Weaver's Week 2004-06-19

Weaver's Week Index

19 June 2004

Iain Weaver reviews the latest happenings in UK Game Show Land.

Ask me another - Weaver's Week

"It wasn't a game show, it was appalling" - Dan Bryan.


These two people don't know each other. Investigative journalist Paul Kenyon has given them ten grand, and the freedom of Glasgow to hide the money. After three hours, they'll be taken from the streets, write their account of what happened in the hours. After spending the night apart, the pair are quizzed by four detectives. If the detectives can work out where the money's been hidden within eight hours, the contestants win nothing. Should the contestants persuade them that the money's somewhere it's not, they get five thousand pounds each.

At least, that's the theory. The show freely admits that the contestants can only hide the money in one of about ten specified locales. These are broad areas - a hospital, a waste ground, an art museum, a car park - but the contestants are somewhat circumscribed in their choice of locations. Additionally, the list of places seems to be quite some distance apart, so much of the three hours will be spent travelling between them.

The preamble takes up about five minutes of an hour-long programme; the eight hour interrogation will occupy fifty minutes of screen time. The first stage of the game proper involves footage of the two contestants telling their story to the investigators. There appear to be some unspoken ground rules: no physical violence is obvious, no contact at all might not be. It also seems that the contestants aren't allowed to refuse to answer any question. This makes good television, and ensures that there will be some evidence to work on.

After the first round of questioning - taking a couple of hours - the detectives withdraw to their operations room, to discuss matters, and to request evidence from the scenes. We're not told how real is the evidence - much of the cited information appears to come from cameras at the location, and could easily be faked.

The second phase takes perhaps three hours, and involves the detectives covering the story again, looking for falsehoods and inconsistencies. After their phase, some evidence comes out of the machine, to indicate where the pair may have been, but not where they've hidden it. A third phase, during which the investigators challenge specific details, follows.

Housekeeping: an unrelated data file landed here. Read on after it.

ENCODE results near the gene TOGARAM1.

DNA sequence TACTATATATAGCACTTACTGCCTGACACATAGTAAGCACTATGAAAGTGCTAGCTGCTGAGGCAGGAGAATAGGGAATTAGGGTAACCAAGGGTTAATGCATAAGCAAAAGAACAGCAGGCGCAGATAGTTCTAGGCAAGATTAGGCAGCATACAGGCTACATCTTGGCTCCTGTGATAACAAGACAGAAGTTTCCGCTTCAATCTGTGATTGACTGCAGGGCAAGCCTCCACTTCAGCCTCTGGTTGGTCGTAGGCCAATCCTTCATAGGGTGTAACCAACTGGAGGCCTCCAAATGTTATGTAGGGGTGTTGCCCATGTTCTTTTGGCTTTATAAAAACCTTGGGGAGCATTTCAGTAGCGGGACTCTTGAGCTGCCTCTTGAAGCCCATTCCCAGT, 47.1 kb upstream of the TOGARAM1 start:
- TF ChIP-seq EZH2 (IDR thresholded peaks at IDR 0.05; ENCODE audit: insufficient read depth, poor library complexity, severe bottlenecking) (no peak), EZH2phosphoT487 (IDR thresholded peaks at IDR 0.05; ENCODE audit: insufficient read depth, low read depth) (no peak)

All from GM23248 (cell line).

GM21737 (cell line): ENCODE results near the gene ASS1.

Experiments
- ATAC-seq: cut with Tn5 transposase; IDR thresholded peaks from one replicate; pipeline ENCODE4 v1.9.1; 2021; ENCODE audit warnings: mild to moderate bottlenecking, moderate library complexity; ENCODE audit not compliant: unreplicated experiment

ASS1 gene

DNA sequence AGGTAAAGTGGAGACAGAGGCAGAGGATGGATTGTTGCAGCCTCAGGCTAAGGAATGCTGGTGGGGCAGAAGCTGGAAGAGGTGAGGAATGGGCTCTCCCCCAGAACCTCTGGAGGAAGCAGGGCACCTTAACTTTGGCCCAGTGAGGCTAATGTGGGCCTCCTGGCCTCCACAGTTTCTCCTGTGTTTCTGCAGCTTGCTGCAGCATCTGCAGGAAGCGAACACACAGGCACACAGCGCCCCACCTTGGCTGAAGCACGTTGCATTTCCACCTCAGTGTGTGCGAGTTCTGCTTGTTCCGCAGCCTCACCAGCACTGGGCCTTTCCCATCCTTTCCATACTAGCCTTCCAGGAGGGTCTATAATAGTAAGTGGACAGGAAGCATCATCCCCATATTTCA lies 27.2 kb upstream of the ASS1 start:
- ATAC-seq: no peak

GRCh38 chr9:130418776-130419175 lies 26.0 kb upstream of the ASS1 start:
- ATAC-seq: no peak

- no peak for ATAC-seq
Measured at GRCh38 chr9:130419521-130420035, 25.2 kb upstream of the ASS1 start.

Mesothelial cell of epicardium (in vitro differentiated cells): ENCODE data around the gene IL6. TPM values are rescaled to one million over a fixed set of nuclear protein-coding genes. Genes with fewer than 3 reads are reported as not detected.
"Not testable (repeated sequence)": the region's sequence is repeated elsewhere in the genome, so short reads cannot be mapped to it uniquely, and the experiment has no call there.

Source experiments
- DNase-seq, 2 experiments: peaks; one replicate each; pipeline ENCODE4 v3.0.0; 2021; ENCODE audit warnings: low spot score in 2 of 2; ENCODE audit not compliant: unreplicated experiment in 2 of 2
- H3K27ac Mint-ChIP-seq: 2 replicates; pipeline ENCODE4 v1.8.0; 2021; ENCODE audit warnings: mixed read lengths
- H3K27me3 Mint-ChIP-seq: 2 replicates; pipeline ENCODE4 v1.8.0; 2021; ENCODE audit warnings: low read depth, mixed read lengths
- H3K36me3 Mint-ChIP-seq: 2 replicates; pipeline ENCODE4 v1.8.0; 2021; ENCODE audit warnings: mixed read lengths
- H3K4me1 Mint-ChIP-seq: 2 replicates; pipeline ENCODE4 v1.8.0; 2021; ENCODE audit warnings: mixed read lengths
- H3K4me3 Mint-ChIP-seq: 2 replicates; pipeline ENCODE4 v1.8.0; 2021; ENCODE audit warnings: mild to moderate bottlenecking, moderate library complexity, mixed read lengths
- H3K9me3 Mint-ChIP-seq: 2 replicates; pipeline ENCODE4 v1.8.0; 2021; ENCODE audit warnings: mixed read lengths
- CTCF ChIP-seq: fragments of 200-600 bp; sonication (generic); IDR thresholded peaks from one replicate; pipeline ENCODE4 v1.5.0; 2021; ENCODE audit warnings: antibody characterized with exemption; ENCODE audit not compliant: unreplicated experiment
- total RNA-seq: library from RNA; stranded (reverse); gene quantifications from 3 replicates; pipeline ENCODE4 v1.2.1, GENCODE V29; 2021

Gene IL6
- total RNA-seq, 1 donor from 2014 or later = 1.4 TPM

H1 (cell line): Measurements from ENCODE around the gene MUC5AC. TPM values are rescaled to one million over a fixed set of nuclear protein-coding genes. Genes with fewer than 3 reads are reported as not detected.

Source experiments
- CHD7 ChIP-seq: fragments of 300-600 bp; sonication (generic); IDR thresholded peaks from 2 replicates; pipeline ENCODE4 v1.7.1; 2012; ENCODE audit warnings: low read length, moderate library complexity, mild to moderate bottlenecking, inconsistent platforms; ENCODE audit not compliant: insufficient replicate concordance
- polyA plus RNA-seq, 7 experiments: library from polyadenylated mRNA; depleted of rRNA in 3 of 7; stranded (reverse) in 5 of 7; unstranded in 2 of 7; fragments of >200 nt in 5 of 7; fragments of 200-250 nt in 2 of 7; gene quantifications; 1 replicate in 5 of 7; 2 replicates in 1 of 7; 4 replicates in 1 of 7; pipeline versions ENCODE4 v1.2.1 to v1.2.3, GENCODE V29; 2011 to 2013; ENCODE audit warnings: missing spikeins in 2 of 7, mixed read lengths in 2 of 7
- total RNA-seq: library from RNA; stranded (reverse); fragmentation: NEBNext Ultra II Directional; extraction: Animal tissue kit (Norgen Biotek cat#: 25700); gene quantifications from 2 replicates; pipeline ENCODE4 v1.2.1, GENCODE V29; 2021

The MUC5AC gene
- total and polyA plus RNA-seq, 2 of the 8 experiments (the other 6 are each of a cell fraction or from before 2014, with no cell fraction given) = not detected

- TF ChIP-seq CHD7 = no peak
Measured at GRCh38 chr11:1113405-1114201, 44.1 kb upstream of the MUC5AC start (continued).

At the end of the eight hours, the detectives have to choose which of the ten places they should look into. They decamp, followed by the contestants. Perhaps the biggest unanswered question is how long the detectives have at their scene to find the exact finding place. Five minutes? Ten minutes? An hour? We don't know.

In many ways, The Interrogators owes a little to seminal mid 90s show WANTED. We have teams of two running around, we have authority figures trying to find them, and we have rules that aren't explained to the viewer. Unlike Wanted, there's no reason for the viewer to side with the investigators; indeed, the detectives come across as quite the nasty piece of work, people who will bend the rules as far as they can without breaking them.

The investigators have the added advantage of the evidence, produced as a deus ex machina throughout the show, and of voice and body language experts. The suspects may have a limit to their total questioning time, as only one is spoken to at any time.

Host Paul Kenyon sits in a commentary booth, with someone providing additional commentary. It's perfectly possible that he records all these inserts after the event.

A possible development could be along the lines of TRUST ME. At the end of the eight hours, a contestant may opt to confirm the interrogators' suspicion and provide an exact location in that locale, or tell them that they're wrong. Should one contestant do this, and the detectives find the cash, they will get (say) two grand; if both take the offer, they get nothing.

As it stands, THE INTERROGATORS is good for a short series, and is decent but not outstanding summer filler. We'd be surprised if it comes back in this format.


Tonight's target is almost enough to be sung by a large choir: Siiiix. Huuuuundred. Thoooouusandpounds. We've had far too few daft answers recently, and some silliness would be more than welcome.

Contestant one gets her first three questions correct, and seven on her own. She can probably sit tight and qualify, but pays £200 for the knowledge that Westminster Abbey is dedicated to St Peter. A freebie at the end means she finishes on £6500. Wow! Contestant two gets the question "Who was the first woman MP to sit in the Commons," which is surely a shoo-in for Daft Answers. He gets five on his own, another hint from a broker's error, and buys the rest for

£200 each.

Contestant three can't guess any classical composers, or US presidents, and finds Pass Hell welcoming. Just one on her own, she may as well shut up or sell for a hundred. She buys seven answers. Contestant four gets just one on his own, but spends like there's no tomorrow, and looks very downcast. Contestant five doesn't guess one football club, indeed, she doesn't get one question correct unaided. It's perhaps politer to draw a veil across their final scores.

Round two is an exercise in pulling teeth, with three questions going unanswered, and contestant two winning 4-2.

Round three features perhaps the highest bids ever - the £1000 question is about gardening, and is sold to a gardener for three times face value. No one knows than the state capital of Florida is Tallahassee, so question six stops the finalist in his tracks.

Home contestant number (what are we up to) twenty one is -- female! All but two have been female. She has been watching carefully, and repeats the same "sheep - goats - rabbits" answer as the original contestant. However, she wastes so much time on that question that she runs out of time on question five.